1. The psychology of entrenched arguments
A rational approach to absorbing and understanding new information would be to address it logically and without bias. Clearly, this does not happen. Our brains are still wired as they were in our hunter-gatherer days, when our decisions were based on a choice of fight or flight. We therefore have a natural tendency to hold onto a protected position after it becomes untenable.
Imagine being part of a community of primitive cave-dwellers and fight or flight becomes a group decision. We will support each other in uncertainty well after a crisis point has passed, breaking ranks after flight has become the only option. It is survival by inward-looking mutual defence, not attack. It is the deep psychology behind groupthink, or the psychology of entrenched arguments. It leads to the cliff-edge of crisis.
Researchers from Cornell University have examined the phenomenon.[iv] They found that “participants prefer to learn information from in-group sources and agree more with in-group members on moral and political issues”. This takes groupthink into persistence territory where the flight option has long passed, and existing views become more entrenched. Awareness of the true situation becomes compromised through self-ignorance of the flaws in the group’s knowledge and judgement. It even has a name: the Dunning-Kruger effect.[v]
To this self-ignorance can be added a group’s overestimation of its understanding of controversial issues, leading to the illusion of “understanding bias”. The more members of a group who debate an issue, the more understanding bias is reinforced. You see evidence of understanding bias in wider politics, particularly when opinions coalesce over time into different political ideologies. In America, the Democrats are as intellectually capable as the Republicans, yet the two parties have retreated into sharply differing understanding biases. We also see this with Brexit, where the establishment’s reaction to an attack on the political status quo becomes increasingly entrenched.
Entrenched arguments are reinforced by naïve realism. A naïve realist assumes he or she personally is both rational and unbiassed in the assimilation and assessment of the facts, and further assumes that those who do not reach the same conclusions are ignorant, biased or both. Naïve realism is the product of a false consensus, under which those that agree with the naïve realist are seen to be more rational than those that do not. Entrenched arguments and naïve realism become the driving force behind motivated reasoning.
2. Motivated reasoning
We naturally believe in scientific research, assuming that all those PhDs from top universities conduct experiments for the same reasons as we were taught at school in chemistry lessons. Unfortunately, the scientific community’s motivation, in both the natural and social sciences, is not so pure. Scientists are human and need to earn a living, which is far easier to do if they go with the general confirmation bias. In the post-education world, a scientist needs a paid position, recognition and to publish frequently in respected journals. Good ideas become suppressed and poor data to back bad ideas are too frequently the result of this motivated reasoning.[vi]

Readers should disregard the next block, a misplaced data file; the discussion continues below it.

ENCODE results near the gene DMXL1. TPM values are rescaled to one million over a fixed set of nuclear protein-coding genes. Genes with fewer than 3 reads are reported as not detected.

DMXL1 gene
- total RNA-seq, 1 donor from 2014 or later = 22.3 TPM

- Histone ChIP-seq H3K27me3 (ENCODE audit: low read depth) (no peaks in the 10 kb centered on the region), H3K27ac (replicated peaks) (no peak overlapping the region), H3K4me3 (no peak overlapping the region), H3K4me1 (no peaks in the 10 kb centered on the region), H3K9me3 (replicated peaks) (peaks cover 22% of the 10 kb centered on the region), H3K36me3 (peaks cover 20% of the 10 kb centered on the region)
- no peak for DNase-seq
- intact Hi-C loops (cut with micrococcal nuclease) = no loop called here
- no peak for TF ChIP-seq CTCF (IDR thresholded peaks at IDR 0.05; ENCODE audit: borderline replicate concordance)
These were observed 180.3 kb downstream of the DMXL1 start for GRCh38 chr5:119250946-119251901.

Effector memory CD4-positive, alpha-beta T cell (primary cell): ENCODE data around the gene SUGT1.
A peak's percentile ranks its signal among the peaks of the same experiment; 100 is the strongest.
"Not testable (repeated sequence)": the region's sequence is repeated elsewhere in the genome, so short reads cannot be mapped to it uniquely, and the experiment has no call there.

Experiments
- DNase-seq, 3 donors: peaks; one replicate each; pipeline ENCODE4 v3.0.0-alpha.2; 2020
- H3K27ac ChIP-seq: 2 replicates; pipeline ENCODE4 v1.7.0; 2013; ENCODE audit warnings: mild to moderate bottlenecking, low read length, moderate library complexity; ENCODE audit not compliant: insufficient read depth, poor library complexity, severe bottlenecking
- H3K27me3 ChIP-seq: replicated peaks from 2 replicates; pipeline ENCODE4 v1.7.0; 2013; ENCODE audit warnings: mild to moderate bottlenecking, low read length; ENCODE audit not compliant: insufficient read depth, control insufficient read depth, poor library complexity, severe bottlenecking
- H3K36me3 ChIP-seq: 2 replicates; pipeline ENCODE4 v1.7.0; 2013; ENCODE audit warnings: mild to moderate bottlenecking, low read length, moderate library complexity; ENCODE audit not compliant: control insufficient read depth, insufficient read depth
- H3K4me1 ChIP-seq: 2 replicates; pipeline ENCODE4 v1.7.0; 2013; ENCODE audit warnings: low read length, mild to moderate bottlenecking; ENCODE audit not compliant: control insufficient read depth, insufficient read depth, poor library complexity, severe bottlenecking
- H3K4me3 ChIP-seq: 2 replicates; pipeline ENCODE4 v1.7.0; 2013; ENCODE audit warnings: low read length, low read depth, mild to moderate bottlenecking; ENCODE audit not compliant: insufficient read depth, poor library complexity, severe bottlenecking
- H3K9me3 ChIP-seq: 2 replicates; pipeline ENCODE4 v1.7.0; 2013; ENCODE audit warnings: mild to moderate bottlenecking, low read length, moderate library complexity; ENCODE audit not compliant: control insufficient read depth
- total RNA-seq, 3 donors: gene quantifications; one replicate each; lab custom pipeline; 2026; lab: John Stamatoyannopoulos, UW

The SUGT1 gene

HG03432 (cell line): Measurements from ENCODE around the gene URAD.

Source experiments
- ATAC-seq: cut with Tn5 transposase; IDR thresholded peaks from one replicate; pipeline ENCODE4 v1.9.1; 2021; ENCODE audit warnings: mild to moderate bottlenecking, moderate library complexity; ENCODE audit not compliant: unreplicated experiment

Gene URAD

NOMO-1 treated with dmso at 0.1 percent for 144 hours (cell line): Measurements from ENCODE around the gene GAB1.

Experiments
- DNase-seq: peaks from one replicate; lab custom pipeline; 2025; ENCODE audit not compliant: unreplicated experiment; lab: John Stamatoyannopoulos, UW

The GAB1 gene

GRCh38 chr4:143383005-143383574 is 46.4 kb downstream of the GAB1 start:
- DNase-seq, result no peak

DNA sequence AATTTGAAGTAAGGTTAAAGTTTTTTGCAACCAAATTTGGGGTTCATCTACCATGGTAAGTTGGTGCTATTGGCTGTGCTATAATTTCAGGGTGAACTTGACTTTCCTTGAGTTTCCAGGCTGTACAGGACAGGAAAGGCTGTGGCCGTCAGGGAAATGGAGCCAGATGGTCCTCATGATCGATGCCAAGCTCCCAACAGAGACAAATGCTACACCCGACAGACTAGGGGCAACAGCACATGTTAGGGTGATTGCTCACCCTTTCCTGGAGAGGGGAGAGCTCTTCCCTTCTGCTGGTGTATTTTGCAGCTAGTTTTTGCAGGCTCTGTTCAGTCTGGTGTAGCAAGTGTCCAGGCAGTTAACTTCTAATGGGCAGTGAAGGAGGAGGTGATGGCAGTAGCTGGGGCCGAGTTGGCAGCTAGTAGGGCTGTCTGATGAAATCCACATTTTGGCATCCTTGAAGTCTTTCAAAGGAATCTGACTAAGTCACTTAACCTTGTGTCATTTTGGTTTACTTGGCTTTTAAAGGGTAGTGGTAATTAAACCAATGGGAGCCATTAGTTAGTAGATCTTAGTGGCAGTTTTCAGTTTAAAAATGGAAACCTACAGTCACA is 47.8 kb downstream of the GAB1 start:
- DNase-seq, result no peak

It was best summed up by John Ioannidis, a professor of medicine at Stanford University:
“Scientists in a given field may be prejudiced purely because of their belief in a scientific theory or commitment to their own findings…Prestigious investigators may suppress via the peer review process the appearance and dissemination of findings that refute their findings, thus condemning their field to perpetuate false dogma. Empirical evidence on expert opinion shows that it is extremely unreliable.”[vii]
Admittedly, Professor Ioannidis was writing about research in the natural sciences, but the methods and empirical evidence extends to the social sciences as well. It describes well the research papers published by central banks and the economist professors in universities. It is also characteristic of the opinion silos in government departments.
We even have an example of the refutation of findings this week. A professor of moral philosophy at Oxford is launching a “controversial ideas” journal where researchers can publish ideas anonymously. To quote Professor Jeff McMahan in a Daily Telegraph article on Tuesday, “There is an increasing tendency that I see within academia and outside for people to try to suppress views they don’t like and treat them as wicked and unspeakable, rather than confront those views and refute them.”
A journal of anonymous controversial ideas is a timely response to the all-pervasive political correctness at Oxford, which the university authorities are too weak to resist. It shows that at our top universities, students are quick to learn the power of managing an agenda to control their fellow students and tutors, who seem powerless to resist. These are the leaders and administrators of tomorrow, likely to deploy the same tactics when in their future careers, understanding they must take control of the agenda.